House Managers Begin To Wrap Up Oral Arguments In Impeachment Trial House managers are wrapping up their arguments today in President Trump's impeachment trial. Today's focus is on the second article of impeachment: obstruction of Congress.
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House Managers Begin To Wrap Up Oral Arguments In Impeachment Trial

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House Managers Begin To Wrap Up Oral Arguments In Impeachment Trial

House Managers Begin To Wrap Up Oral Arguments In Impeachment Trial

House Managers Begin To Wrap Up Oral Arguments In Impeachment Trial

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  • <iframe src="https://www.npr.org/player/embed/799358533/799358537" width="100%" height="290" frameborder="0" scrolling="no" title="NPR embedded audio player">
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House managers are wrapping up their arguments today in President Trump's impeachment trial. Today's focus is on the second article of impeachment: obstruction of Congress.

AILSA CHANG, HOST:

On Capitol Hill, a third and final day of opening arguments from House Democrats in the impeachment trial of President Trump. Here's California Congressman Adam Schiff, the lead House impeachment manager.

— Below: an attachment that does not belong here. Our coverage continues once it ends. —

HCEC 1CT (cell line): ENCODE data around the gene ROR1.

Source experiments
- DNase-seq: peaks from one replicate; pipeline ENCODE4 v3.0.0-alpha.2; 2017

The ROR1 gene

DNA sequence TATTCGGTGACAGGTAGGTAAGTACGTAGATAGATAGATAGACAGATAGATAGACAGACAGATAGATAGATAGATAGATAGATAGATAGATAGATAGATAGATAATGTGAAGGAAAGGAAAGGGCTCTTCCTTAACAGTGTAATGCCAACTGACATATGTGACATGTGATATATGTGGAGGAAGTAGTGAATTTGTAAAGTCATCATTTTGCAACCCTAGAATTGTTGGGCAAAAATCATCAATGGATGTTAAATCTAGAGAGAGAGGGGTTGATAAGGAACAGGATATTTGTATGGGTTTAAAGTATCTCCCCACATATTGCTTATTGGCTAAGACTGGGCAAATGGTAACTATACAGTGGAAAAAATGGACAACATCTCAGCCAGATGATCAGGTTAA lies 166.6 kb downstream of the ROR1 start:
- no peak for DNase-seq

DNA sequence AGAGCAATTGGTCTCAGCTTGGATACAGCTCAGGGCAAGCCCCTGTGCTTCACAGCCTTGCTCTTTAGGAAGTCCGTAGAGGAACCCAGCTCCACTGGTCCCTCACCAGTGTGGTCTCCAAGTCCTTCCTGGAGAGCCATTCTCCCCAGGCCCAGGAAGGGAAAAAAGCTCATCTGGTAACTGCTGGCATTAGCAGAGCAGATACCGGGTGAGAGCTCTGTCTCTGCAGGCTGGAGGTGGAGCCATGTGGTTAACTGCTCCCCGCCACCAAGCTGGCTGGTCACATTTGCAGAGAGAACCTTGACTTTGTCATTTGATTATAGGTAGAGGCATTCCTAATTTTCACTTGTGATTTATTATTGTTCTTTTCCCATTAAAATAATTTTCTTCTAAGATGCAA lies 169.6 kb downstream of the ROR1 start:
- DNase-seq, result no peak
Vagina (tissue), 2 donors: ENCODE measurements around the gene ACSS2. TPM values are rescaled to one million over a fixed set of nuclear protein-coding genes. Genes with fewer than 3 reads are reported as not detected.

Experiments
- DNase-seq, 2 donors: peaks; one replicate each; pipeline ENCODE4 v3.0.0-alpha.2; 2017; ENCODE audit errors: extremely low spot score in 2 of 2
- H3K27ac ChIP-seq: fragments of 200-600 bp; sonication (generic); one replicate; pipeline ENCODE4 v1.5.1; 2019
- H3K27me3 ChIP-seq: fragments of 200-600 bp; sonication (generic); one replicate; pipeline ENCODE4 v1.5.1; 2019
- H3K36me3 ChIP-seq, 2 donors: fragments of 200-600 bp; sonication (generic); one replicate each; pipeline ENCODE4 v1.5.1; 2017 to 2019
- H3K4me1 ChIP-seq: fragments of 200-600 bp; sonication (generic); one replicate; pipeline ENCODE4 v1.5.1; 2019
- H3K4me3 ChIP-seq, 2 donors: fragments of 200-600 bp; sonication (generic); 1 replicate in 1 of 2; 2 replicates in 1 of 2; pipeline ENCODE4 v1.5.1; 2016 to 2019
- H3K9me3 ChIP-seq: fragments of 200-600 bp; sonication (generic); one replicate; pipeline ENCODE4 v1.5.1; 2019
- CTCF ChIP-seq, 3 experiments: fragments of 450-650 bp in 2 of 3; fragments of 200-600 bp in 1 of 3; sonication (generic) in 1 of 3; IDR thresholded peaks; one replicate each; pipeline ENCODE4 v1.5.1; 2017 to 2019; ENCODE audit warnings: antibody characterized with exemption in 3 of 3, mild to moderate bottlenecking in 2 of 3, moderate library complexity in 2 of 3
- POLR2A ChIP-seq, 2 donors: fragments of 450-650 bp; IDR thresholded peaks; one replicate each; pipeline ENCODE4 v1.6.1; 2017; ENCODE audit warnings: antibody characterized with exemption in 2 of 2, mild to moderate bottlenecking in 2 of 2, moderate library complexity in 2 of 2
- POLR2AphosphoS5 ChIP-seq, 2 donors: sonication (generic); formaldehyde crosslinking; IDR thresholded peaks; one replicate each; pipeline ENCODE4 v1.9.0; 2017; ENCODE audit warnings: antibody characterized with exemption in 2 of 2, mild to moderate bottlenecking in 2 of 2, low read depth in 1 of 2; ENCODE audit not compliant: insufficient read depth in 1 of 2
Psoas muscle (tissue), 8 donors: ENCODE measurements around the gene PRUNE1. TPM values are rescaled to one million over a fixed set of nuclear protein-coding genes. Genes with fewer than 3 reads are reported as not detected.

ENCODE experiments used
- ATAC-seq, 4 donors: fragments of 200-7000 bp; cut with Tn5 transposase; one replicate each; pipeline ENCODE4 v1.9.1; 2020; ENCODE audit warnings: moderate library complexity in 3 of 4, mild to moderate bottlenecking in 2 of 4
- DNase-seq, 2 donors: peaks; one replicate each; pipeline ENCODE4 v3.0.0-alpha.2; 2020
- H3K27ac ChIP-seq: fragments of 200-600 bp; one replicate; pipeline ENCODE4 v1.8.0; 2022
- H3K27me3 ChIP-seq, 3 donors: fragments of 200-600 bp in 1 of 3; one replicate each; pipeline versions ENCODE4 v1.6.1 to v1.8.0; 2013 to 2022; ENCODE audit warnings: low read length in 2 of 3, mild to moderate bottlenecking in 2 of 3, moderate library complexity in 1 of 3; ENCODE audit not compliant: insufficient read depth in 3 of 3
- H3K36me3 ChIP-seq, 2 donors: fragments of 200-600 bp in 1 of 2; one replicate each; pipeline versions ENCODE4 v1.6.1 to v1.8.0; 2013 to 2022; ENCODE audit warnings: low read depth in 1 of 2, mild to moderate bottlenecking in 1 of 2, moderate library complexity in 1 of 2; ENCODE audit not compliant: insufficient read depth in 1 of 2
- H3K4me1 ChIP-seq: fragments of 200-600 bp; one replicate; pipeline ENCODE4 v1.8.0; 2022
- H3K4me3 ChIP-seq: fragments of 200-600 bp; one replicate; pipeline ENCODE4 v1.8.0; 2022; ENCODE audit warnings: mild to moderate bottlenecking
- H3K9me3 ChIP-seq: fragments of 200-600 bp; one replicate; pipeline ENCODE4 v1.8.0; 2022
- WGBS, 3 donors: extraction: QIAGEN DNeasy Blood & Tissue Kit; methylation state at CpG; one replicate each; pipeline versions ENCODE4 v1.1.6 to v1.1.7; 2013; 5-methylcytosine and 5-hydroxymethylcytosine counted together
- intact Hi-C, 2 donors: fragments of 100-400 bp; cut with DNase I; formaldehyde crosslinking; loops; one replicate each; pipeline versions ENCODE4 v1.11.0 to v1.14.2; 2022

(SOUNDBITE OF ARCHIVED RECORDING)

ADAM SCHIFF: You don't realize how important character is in the highest office in the land until you don't have it, until you have a president willing to use his power to coerce an ally to help him cheat.

ARI SHAPIRO, HOST:

Over three days, the Democrats have painstakingly pieced together evidence that they say proves the charges against Trump - abuse of power and obstruction of Congress. And they've pressed upon senators that if they believe Trump is guilty, then they must remove him. New York Congressman Hakeem Jeffries put it this way today.

(SOUNDBITE OF ARCHIVED RECORDING)

HAKEEM JEFFRIES: Truth crushed to the ground will rise again. There's a toxic mess at 1600 Pennsylvania Avenue, and I humbly suggest that it's our collective job, on behalf of the American people, to try to clean it up.

CHANG: Still, it is far from clear whether the House managers have convinced enough or even any moderate Republicans to join their call for new witnesses and new documents. This morning, the chair of the Senate Republican Conference, Wyoming's John Barrasso, once again dismissed the idea that more is needed.

(SOUNDBITE OF ARCHIVED RECORDING)

JOHN BARRASSO: We have heard plenty. The managers for the Democrats have said there's overwhelming evidence; there's a mountain of evidence. They said it's rock-solid evidence. They shouldn't need any more information to make a final decision.

SHAPIRO: Starting tomorrow, President Trump's defense lawyers will have their turn - 24 hours to make their case for acquittal.

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